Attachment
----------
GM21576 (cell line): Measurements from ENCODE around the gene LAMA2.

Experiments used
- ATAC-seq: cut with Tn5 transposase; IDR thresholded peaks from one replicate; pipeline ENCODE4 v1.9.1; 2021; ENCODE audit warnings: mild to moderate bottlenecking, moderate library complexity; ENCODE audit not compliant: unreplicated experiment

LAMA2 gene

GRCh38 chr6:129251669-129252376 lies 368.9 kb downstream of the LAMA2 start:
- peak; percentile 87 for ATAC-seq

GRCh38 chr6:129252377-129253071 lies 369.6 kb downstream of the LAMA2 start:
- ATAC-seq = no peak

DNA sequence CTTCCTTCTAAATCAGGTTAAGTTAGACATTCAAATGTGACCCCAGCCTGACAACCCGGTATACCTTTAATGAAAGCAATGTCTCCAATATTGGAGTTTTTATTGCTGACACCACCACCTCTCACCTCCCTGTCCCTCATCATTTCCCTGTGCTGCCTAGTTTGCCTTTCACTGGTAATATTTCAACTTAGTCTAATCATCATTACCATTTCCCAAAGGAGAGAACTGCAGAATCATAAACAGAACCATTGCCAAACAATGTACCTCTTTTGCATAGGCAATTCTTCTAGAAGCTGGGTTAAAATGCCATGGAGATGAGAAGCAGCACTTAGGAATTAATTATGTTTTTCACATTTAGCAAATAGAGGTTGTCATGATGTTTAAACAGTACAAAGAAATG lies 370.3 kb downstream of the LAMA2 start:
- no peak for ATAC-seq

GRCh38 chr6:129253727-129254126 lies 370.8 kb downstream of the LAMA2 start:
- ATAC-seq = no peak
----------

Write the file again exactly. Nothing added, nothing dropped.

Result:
GM21576 (cell line): Measurements from ENCODE around the gene LAMA2.

Experiments used
- ATAC-seq: cut with Tn5 transposase; IDR thresholded peaks from one replicate; pipeline ENCODE4 v1.9.1; 2021; ENCODE audit warnings: mild to moderate bottlenecking, moderate library complexity; ENCODE audit not compliant: unreplicated experiment

LAMA2 gene

GRCh38 chr6:129251669-129252376 lies 368.9 kb downstream of the LAMA2 start:
- peak; percentile 87 for ATAC-seq

GRCh38 chr6:129252377-129253071 lies 369.6 kb downstream of the LAMA2 start:
- ATAC-seq = no peak

DNA sequence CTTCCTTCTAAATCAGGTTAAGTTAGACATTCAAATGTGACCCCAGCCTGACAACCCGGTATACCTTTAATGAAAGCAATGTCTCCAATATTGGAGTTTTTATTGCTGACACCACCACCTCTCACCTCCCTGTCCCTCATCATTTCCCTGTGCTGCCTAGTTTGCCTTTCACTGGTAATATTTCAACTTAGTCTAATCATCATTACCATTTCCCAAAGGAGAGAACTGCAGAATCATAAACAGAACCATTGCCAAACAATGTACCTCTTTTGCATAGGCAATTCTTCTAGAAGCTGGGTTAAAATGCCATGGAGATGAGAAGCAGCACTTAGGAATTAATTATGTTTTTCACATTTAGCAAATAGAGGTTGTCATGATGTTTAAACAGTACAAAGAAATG lies 370.3 kb downstream of the LAMA2 start:
- no peak for ATAC-seq

GRCh38 chr6:129253727-129254126 lies 370.8 kb downstream of the LAMA2 start:
- ATAC-seq = no peak